Joseph Randle/RB/Oklahoma State (Round 5/Pick #151): Randle’s statistics at Oklahoma State were very impressive as he turned in consecutive 1,200-yard seasons with double-digit touchdowns. Those numbers overstate his ability as a runner though, as he fails to stand out in any physical aspect of the game but Randle has great vision and instincts, plays bigger than his size (6-0, 204) and shows skill both as a receiver and a blocker in third-down situations. That third-down ability may forecast his ultimate future in the NFL as a straight-line runner with average size and speed doesn’t project to be much of a starter. Randle will replace Felix Jones as the backup to DeMarco Murray and considering Murray’s injury history, may actually find himself in a starting role at some point this season.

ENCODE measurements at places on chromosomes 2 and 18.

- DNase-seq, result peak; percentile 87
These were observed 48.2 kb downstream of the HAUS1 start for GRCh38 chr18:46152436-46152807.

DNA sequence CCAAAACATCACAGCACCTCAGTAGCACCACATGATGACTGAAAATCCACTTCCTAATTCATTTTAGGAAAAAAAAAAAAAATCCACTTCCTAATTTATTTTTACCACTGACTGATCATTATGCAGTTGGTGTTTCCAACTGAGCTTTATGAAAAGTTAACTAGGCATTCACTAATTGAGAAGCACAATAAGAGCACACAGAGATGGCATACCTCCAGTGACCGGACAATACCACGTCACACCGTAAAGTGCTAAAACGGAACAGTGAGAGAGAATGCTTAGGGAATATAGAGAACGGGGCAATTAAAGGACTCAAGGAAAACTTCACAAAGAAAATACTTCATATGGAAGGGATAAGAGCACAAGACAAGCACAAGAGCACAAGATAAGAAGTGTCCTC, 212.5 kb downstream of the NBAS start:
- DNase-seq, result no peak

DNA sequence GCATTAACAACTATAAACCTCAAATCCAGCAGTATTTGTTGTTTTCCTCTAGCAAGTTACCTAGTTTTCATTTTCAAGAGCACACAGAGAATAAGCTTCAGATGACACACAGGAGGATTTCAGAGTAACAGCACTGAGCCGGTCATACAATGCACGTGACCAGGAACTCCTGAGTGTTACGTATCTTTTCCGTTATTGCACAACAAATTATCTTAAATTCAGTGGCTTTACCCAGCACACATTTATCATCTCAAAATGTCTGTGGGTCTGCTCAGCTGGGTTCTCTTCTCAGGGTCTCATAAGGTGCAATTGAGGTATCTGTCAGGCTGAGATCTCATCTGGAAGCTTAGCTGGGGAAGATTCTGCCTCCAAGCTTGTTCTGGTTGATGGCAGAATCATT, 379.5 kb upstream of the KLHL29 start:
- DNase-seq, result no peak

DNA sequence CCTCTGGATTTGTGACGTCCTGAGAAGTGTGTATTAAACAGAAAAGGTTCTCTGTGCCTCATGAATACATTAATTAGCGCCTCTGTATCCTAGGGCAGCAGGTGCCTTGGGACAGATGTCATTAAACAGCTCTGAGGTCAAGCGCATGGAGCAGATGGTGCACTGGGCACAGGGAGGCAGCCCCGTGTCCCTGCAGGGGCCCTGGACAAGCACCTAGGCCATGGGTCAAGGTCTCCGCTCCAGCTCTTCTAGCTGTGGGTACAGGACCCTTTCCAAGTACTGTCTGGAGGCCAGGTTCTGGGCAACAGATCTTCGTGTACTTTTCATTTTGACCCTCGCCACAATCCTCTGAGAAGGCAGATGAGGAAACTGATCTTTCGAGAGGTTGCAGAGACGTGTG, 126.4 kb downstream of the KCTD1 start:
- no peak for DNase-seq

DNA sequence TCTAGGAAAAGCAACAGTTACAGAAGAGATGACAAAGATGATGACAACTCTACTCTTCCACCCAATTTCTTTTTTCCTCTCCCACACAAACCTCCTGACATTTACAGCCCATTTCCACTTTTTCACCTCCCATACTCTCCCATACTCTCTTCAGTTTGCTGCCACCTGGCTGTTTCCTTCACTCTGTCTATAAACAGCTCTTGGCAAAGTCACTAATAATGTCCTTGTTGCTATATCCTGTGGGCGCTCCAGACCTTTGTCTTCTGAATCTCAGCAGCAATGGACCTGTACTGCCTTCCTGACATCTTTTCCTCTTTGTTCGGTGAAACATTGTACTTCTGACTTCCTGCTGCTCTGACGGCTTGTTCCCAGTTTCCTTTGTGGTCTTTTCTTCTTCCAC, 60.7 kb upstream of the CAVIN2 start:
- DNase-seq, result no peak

DeVonte Holloman/LB/South Carolina (Round 6/Pick #185): A productive player at South Carolina, Holloman is a sure tackler in the running game and a forceful blitzer. His below-average skills in coverage will be a limiting factor to his NFL potential and his lack of quickness hinders his ability to be effective in anything but a straight line. Holloman has enough skill to be a special teamer and situation player at the NFL level, but will struggle to see the field unless he improves in coverage.

Grade: D+. Many blamed Dallas’ struggles last season on Tony Romo but without his efforts, the Cowboys likely wouldn’t have been in position to win as many games as they could have last season. Jerry Jones made it a point to get him some help along the line and on the outside in the draft, but besides Williams those picks came at questionable value to the team. Even that pick can be questioned though, with a fringe first-round talent like Keenan Allen still on the board. I wasn’t a huge fan of the Cowboys draft this season, but productive careers from Travis Frederick and J.J. Wilcox could boost this grade slightly higher a few years down the line.